Mrs. Peggy Davis
Date of Publication of the Valid Original Standard:
Group 1: Sheepdogs and Cattle Dogs (except Swiss Cattle Dogs)
Section 1: Sheepdogs
With working trial
Hardy dog, supple, muscular and well proportioned, of vigorous movement, balanced temperament, neither aggressive nor timid.
Aggressive, soft, timid, clumsy.
0,62 m to 0,68 m for males; 0,56 m to 0, 64 m for females
The length of the body must be more important than the height at shoulders. The general appearance of the Briard is rangy.
Cobby dog: no Excellent. Sizes superior to 0,68 m and 0,64 m.
Below the minimum. More than 2 cm above the maximum size. All subjects not reaching the minimum size cannot be confirmed.
Strong, long, pronounced stop midway between the top of the head and the tip of the nose, furnished with hair forming beard, moustache and eyebrows slightly hiding the eyes.
Short head, too long, no balance between muzzle and skull. Disproportion between head and body.
Hairy head to the extent of hiding the shape; beard, moustache and eyebrows insufficient, stop too pronounced or non-existent.
The above mentioned faults too pronounced.
Very slightly rounded.
Too flat, too rounded, too broad, sloping on the eyes.
Top of muzzle:
Nasal bridge flat.
Too long, weak, too short. Nasal bridge convex (Roman nose).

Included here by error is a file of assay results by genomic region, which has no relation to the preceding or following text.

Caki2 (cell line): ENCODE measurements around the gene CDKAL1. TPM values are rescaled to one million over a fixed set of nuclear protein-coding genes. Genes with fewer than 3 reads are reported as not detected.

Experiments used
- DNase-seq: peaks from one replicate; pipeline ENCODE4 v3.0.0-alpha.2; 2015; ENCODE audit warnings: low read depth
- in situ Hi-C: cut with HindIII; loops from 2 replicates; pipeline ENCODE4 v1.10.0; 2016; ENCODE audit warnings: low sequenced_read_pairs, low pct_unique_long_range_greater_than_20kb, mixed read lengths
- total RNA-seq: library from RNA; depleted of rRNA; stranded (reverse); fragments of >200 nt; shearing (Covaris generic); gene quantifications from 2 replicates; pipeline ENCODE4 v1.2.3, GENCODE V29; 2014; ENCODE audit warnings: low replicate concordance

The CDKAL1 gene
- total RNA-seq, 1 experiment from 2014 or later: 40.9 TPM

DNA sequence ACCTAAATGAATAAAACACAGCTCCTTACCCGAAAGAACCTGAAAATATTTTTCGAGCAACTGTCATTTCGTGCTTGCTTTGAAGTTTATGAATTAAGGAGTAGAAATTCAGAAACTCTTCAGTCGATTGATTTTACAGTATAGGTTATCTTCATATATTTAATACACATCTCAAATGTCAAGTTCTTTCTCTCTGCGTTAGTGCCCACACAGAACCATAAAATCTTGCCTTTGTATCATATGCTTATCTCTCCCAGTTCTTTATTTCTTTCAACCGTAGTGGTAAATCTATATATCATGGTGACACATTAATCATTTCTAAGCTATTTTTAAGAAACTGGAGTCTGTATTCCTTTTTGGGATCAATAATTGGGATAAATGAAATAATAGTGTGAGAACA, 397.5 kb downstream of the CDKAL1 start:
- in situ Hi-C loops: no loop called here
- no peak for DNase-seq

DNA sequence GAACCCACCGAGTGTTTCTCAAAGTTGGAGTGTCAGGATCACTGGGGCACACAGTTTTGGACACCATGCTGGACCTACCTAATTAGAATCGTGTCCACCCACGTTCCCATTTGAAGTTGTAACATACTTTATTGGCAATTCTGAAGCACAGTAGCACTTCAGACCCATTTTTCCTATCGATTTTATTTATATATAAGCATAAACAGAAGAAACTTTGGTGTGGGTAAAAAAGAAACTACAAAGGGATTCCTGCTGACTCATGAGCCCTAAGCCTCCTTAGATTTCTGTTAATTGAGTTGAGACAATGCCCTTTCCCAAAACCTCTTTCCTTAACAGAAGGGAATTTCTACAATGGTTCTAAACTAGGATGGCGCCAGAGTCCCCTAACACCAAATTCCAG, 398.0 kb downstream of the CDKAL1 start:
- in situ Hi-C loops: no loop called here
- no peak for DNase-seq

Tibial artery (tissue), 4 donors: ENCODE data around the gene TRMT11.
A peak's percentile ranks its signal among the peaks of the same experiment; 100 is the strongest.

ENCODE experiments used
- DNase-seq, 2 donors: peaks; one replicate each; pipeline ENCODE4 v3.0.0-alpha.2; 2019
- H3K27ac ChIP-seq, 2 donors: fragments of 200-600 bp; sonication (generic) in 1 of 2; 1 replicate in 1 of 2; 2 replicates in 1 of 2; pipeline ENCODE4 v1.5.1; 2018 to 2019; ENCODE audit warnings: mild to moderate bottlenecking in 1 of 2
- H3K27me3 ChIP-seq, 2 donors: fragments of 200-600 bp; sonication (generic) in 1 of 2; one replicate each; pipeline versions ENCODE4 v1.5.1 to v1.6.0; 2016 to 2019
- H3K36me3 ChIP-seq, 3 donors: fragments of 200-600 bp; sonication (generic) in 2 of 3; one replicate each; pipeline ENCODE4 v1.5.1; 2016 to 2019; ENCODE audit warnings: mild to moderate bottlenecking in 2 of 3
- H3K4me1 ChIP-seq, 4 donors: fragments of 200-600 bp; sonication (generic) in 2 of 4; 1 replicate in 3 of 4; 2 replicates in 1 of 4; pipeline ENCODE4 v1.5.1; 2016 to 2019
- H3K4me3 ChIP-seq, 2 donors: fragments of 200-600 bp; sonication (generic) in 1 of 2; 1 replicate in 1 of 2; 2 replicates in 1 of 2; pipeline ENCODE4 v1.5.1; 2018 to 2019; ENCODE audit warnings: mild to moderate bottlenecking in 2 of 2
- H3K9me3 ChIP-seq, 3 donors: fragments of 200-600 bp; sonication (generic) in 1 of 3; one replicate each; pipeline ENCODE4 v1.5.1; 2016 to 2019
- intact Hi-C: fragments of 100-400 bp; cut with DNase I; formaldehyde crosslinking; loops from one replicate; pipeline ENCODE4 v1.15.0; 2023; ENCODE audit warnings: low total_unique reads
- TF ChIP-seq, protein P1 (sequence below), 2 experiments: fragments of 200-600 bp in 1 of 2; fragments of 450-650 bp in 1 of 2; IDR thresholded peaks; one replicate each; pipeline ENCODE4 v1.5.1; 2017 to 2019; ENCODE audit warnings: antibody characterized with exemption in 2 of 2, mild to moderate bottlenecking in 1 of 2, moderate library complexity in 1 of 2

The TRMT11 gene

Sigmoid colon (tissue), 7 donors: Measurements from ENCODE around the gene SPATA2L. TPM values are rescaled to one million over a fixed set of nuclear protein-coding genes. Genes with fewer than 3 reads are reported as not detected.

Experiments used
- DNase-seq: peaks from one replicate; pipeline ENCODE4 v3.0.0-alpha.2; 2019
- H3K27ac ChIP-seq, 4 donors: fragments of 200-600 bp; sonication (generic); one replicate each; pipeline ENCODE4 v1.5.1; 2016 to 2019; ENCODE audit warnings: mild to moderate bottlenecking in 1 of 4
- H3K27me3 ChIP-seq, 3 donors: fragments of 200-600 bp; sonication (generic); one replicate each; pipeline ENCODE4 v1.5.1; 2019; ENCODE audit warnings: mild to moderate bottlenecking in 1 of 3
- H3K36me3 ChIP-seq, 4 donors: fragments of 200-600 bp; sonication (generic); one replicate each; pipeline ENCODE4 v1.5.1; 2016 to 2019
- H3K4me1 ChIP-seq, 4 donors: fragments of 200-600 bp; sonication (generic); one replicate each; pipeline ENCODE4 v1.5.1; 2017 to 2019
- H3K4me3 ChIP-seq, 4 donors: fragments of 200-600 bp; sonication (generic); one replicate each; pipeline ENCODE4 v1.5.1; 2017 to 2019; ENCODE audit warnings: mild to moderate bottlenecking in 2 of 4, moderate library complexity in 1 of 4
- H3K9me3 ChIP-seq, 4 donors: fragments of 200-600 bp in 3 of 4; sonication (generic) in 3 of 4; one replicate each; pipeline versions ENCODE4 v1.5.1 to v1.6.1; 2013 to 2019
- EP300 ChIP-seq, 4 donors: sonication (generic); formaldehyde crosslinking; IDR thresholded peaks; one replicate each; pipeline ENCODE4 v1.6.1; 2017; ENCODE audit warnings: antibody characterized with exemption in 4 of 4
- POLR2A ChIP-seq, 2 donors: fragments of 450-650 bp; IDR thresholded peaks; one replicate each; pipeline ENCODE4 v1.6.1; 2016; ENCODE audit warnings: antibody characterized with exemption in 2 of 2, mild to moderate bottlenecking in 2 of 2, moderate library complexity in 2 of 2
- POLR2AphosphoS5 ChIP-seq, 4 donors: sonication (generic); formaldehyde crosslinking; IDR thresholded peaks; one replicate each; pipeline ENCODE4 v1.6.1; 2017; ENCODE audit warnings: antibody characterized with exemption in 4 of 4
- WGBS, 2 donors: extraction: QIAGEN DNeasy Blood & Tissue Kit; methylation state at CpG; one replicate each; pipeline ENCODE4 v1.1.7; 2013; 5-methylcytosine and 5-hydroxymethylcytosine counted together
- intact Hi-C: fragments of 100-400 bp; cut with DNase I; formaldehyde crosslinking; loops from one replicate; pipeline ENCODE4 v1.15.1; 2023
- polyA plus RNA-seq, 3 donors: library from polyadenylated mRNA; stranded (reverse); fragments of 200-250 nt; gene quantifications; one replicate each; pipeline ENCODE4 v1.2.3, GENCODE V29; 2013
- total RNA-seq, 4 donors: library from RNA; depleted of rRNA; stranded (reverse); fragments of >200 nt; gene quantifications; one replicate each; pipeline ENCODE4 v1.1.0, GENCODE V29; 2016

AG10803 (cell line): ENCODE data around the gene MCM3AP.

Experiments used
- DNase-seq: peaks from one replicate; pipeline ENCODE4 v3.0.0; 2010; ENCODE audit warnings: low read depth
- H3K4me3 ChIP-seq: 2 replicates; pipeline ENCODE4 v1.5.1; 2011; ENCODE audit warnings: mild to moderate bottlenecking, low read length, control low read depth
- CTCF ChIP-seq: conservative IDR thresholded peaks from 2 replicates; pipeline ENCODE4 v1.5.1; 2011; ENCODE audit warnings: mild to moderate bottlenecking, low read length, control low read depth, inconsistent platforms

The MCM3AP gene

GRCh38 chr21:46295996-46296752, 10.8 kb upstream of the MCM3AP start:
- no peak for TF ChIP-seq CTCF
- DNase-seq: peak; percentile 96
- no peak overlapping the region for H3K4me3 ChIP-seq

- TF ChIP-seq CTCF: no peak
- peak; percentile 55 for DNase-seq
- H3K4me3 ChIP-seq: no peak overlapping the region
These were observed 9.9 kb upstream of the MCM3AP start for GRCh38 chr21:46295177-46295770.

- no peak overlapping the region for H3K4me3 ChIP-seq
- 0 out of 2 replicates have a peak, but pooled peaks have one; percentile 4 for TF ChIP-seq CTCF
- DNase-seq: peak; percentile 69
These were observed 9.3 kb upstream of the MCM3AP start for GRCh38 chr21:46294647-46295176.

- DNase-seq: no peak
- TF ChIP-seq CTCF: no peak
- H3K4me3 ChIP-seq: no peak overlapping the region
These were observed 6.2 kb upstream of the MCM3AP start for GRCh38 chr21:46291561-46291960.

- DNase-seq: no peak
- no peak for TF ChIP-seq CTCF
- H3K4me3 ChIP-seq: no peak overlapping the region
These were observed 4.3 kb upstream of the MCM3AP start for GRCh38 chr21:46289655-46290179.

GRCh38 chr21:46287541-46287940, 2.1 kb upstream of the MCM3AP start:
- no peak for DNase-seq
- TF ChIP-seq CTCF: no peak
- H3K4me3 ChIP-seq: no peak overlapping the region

Neither narrow nor pointed.
Pointed, narrow or too thick, pendulous flews.
More square than round, always black, strong and open.
Small nose, pinched, pointed, other than black or with traces of pink.
Brown or lighter coloured nose, pink.
Strong, white and perfectly adapted.
- Absence of 1 incisor
- Defective mouth, slight prognathism without loss of contact.
- Absence of 1 premolar
- Absence of 2 incisors
- Absence of 2 premolars
Pronounced prognathism with loss of contact. Absence of 2 premolars 4 (PM4) on the lower jaw or absence of altogether 3 teeth whatever they are.
Horizontal, well opened, quite large, not slanting, of dark colour, intelligent and calm expression.
A grey eye in a grey dog is not to be penalized.
Eye too small, almond shaped or of a light colour.
Eyes dissimilar, haggard, too light in colour.
Set high, preferably cropped and carried erect; not flat against the head and rather short if uncropped.
At equal quality, preference shall be given to the dog whose erect carried ears have been cropped.
The length of the uncropped ear must be equal or slightly less than half the length of the head, always flat and covered with long hair.
Covered with too short hair, too long, carried badly.
Twisted ears, set too low below the eye-line, covered with short hair, naturally erect, graft of cartilage.
Muscular and disengaged from the shoulders.
Reach of neck too long, frail or too short.
Slightly hollow, slight roach back.
Very slightly inclined, of a slightly rounded shape.
- Rump too inclined, too straight,
- Same faults accentuated,
- Rump definitely higher than the withers.
Well muscled, with strong bone and vertical limbs.
- Legs not vertical, loose shoulders, thighs set too much apart, weakness in pasterns or too straight, leaning on toes,
- Bad angulation of the shoulder, short hair on the legs, frail legs, weak bone structure.